With the conspiracy engine running on all cylinders, a story from The Sydney Morning Herald on Friday identified the programmer and the reviewer involved in creating and introducing the bug into the OpenSSL code. The author of the story states, "A number of conspiracy theorists have speculated the bug was inserted maliciously."

In a rebuttal, Dr. Seggelmann of Germany said the bug was introduced while he "was working on improving OpenSSL and submitted numerous bug fixes and added new features."

"In one of the new features, unfortunately, I missed validating a variable containing a length," he said and acknowledged that although the error was "trivial," the impact was "severe."

That may be one of the greatest understatements ever, since the Heartbleed bug is the largest general threat to Internet users in the history of the Internet.

NSA - Not the Only Game in Town

The U.S. National Security Agency has been raked over the coals in the media repeatedly for its technology and privacy abuses, which it has continually denied. Until, at some point, some of those abuses were made public, mostly through Edward Snowden.

In the OpenSSL situation, the agency is denying being aware of the flaw, although Bloomberg has reported the NSA has known about the flaw for at least two years. The security agency denies any knowledge of course, and the story does not indicate the NSA actually exploited the flaw.

However, NSA credibility is running a bit thin. Like the boy that cried wolf one too many times, it is unlikely the tech community would come running to support the agency, or believe the denials. The NSA is a government agency that spies on people and businesses and uses specialized resources to track down and exploit technical flaws in order to gain control over equipment and access data. But the NSA is only one intelligence agency in a world of intelligence agencies. While the U.S. security agency has been on the media hot seat frequently over the past year, it would be at best naïve to think no other organization would exploit IoT vulnerabilities.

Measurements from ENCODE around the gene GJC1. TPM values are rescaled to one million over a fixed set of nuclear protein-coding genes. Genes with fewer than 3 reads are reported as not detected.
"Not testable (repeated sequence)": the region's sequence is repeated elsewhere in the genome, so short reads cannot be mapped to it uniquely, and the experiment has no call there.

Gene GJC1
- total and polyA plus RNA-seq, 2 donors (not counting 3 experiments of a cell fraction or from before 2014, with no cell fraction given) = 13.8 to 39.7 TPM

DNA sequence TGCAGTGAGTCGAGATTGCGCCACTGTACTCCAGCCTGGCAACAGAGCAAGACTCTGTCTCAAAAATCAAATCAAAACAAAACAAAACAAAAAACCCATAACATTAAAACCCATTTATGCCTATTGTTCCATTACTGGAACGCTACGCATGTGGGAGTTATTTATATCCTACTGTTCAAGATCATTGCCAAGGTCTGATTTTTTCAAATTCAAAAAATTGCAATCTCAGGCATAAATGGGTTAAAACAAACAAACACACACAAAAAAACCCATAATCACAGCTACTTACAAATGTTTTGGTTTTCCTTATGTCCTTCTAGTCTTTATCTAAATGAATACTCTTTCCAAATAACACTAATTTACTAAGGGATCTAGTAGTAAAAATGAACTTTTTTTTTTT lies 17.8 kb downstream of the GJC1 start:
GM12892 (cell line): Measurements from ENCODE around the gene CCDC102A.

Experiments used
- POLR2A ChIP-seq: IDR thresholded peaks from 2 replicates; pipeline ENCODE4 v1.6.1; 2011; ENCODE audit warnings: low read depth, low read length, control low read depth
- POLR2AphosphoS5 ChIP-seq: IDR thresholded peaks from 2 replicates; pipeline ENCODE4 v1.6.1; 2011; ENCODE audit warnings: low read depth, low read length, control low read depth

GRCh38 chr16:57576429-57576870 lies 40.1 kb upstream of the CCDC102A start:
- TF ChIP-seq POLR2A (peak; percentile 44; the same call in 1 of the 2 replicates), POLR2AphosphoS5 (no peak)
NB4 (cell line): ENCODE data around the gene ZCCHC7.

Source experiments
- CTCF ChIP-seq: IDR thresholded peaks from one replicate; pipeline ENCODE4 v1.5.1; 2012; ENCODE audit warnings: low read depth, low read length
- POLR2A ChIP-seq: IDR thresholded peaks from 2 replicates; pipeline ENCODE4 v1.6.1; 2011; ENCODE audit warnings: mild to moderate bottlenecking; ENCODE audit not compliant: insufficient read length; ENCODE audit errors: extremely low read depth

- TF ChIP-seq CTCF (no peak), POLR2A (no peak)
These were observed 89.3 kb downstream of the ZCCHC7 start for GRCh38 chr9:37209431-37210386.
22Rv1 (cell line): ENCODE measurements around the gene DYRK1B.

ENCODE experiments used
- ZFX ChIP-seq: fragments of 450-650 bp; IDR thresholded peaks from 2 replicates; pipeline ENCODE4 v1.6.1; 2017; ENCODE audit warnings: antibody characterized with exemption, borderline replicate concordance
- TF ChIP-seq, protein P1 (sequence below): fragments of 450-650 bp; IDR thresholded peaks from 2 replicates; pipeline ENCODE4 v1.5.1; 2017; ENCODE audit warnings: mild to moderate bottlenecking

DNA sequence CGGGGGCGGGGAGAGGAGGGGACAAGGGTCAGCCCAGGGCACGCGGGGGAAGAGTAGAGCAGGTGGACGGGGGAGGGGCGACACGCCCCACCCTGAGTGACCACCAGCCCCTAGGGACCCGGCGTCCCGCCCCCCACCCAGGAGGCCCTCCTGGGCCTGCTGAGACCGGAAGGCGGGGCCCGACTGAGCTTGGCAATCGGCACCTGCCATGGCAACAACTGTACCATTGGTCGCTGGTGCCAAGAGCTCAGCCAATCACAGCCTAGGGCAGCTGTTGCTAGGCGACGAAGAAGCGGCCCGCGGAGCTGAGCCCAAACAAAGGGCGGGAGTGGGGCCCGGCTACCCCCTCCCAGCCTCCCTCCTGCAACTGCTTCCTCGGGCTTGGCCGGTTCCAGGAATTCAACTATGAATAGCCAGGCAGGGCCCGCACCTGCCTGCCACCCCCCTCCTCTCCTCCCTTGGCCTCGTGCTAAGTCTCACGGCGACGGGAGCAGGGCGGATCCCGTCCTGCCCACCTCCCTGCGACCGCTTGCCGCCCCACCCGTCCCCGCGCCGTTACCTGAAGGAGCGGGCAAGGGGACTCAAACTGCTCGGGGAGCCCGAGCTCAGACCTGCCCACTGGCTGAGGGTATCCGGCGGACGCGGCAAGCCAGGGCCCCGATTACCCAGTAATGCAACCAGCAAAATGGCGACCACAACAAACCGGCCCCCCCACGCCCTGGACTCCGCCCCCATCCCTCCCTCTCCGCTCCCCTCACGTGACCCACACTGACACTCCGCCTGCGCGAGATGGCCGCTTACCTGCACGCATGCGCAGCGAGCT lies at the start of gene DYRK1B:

Is Open Source at Risk?

One of the great things about open source is that it is free and written by volunteer contributors. They're not doing it for the paycheck, they do it because they see open source projects as important resources for technology. Open source is used privately and in a variety of government, nonprofit, and mainstream business organizations.

While the Heartbleed incident should not negatively influence open source projects, it certainly is a wakeup call; pre-production testing and review processes need tightening in order to avoid a recurrence of this situation. That solution however, is too simplistic since many of the people involved in open source projects are volunteers and likely have day jobs. Compared to the number of employed programmers and testers at major companies, within the government, and at universities, the open source community is comparatively small and doesn't have the same resources or deep pockets available.

As OpenSSL states on their site, "The security community, we included, must learn to find these inevitable human mistakes sooner. Please support the development effort of software you trust your privacy to. Donate money to the OpenSSL project."

Using any software requires the trust of users, and while there is not much risk of losing trust in all Open Source software, justifying its use to risk-adverse non-technical boards and upper management may have just become more challenging.

(Not the) Internet Apocalypse (Yet)

The Internet has done far more good than harm, but it is far from a safe and secure playground regardless of how many firewalls, malware and antivirus applications, intrusion detection systems, and other programs written to keep the bad people out. There are just too many of those bad people looking for keys to get into supposedly secure systems, and many seem to be much more patient and sophisticated in their attacks.

There are two basic components to all things technological and those are hardware and software; many hardware devices used within businesses is a hybrid of hardware components and embedded program code.

Program code is the tool used to gain access to systems and IoT promises to add software to a few billion devices to make them communicate over the air. This means the number of targets available for cyber attacks will grow exponentially over the next decade.

While not the Internet apocalypse, the OpenSSL issue and all the fallout that will come from this disaster shows how easy it is to miss something when writing program code and the kind of damage even a minor mistake can cause. Add intentional and exploitative programming code and the persistent potential for intrusions by intelligence agencies and cybercriminals and the future of IoT becomes much less optimistic and far more treacherous.

Unfortunately, the only solution is to gain an unprecedented amount of cooperation and sharing between governments and the technology sector, which, in the proprietary world of tech and the secretive world of governments is unlikely to happen. That, unfortunately as well, will be welcome news to cybercriminals and the intelligence community.